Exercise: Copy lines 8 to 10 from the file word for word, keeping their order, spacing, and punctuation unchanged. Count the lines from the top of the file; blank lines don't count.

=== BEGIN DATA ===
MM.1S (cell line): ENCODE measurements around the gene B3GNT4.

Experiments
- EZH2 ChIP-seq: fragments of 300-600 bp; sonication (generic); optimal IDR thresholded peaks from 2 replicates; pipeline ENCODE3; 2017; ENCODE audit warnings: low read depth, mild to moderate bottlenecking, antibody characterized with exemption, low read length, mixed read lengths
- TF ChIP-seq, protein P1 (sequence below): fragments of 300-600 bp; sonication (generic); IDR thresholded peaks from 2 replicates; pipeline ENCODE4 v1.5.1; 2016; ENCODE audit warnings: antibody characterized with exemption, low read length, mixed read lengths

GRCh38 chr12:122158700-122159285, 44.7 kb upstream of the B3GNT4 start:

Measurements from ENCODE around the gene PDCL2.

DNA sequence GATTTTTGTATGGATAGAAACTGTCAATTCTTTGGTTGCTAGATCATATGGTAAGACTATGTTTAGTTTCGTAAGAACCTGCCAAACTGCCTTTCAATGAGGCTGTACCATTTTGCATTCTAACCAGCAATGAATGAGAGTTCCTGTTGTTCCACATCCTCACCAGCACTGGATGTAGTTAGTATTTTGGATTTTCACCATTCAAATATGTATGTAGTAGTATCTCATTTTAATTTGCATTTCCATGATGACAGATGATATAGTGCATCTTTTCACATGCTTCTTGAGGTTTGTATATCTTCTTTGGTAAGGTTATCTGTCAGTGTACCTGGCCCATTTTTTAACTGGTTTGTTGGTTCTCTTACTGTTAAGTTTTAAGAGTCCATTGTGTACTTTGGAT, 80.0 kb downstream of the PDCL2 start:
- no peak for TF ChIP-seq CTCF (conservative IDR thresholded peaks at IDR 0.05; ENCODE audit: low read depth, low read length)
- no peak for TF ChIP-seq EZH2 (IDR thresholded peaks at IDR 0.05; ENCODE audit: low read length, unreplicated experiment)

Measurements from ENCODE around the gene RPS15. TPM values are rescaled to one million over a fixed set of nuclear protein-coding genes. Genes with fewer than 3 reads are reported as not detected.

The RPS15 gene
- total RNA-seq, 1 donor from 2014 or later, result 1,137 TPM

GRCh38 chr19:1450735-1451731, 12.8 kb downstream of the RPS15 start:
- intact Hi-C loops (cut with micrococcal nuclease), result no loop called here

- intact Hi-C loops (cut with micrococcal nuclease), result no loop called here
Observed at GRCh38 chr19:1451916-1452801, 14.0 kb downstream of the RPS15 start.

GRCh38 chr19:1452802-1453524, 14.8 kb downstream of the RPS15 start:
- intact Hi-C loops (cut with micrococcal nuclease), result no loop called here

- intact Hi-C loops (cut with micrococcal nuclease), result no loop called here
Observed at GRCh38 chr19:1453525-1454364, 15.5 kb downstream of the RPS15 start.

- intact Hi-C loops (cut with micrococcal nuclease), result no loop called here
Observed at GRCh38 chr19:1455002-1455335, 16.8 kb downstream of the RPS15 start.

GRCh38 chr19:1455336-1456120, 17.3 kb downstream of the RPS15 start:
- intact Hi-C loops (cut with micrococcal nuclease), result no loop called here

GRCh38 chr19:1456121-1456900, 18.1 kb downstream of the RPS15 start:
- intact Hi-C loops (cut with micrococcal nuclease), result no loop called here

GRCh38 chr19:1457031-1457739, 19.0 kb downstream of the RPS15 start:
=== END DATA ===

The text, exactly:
- no peak for TF ChIP-seq CTCF (conservative IDR thresholded peaks at IDR 0.05; ENCODE audit: low read depth, low read length)
- no peak for TF ChIP-seq EZH2 (IDR thresholded peaks at IDR 0.05; ENCODE audit: low read length, unreplicated experiment)

Measurements from ENCODE around the gene RPS15. TPM values are rescaled to one million over a fixed set of nuclear protein-coding genes. Genes with fewer than 3 reads are reported as not detected.